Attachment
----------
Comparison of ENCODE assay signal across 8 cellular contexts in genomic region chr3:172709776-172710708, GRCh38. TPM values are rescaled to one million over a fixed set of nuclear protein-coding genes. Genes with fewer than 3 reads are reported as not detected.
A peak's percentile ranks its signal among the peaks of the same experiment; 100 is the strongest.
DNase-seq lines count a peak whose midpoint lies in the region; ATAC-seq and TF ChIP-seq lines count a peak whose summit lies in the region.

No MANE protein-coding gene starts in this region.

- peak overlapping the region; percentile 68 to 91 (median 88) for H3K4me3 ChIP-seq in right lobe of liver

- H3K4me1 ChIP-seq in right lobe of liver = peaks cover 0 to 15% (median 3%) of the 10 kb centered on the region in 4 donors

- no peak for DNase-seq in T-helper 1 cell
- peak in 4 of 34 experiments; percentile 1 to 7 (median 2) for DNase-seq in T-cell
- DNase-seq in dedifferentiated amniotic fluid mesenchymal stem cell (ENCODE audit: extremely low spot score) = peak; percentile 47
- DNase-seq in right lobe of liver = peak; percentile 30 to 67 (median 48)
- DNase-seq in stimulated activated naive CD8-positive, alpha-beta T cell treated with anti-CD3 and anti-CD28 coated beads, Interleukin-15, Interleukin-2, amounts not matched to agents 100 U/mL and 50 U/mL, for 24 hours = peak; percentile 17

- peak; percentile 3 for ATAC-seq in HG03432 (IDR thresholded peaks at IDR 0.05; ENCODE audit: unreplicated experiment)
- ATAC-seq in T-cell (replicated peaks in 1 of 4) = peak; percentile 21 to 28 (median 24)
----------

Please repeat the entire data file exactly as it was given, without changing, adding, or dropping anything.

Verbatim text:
Comparison of ENCODE assay signal across 8 cellular contexts in genomic region chr3:172709776-172710708, GRCh38. TPM values are rescaled to one million over a fixed set of nuclear protein-coding genes. Genes with fewer than 3 reads are reported as not detected.
A peak's percentile ranks its signal among the peaks of the same experiment; 100 is the strongest.
DNase-seq lines count a peak whose midpoint lies in the region; ATAC-seq and TF ChIP-seq lines count a peak whose summit lies in the region.

No MANE protein-coding gene starts in this region.

- peak overlapping the region; percentile 68 to 91 (median 88) for H3K4me3 ChIP-seq in right lobe of liver

- H3K4me1 ChIP-seq in right lobe of liver = peaks cover 0 to 15% (median 3%) of the 10 kb centered on the region in 4 donors

- no peak for DNase-seq in T-helper 1 cell
- peak in 4 of 34 experiments; percentile 1 to 7 (median 2) for DNase-seq in T-cell
- DNase-seq in dedifferentiated amniotic fluid mesenchymal stem cell (ENCODE audit: extremely low spot score) = peak; percentile 47
- DNase-seq in right lobe of liver = peak; percentile 30 to 67 (median 48)
- DNase-seq in stimulated activated naive CD8-positive, alpha-beta T cell treated with anti-CD3 and anti-CD28 coated beads, Interleukin-15, Interleukin-2, amounts not matched to agents 100 U/mL and 50 U/mL, for 24 hours = peak; percentile 17

- peak; percentile 3 for ATAC-seq in HG03432 (IDR thresholded peaks at IDR 0.05; ENCODE audit: unreplicated experiment)
- ATAC-seq in T-cell (replicated peaks in 1 of 4) = peak; percentile 21 to 28 (median 24)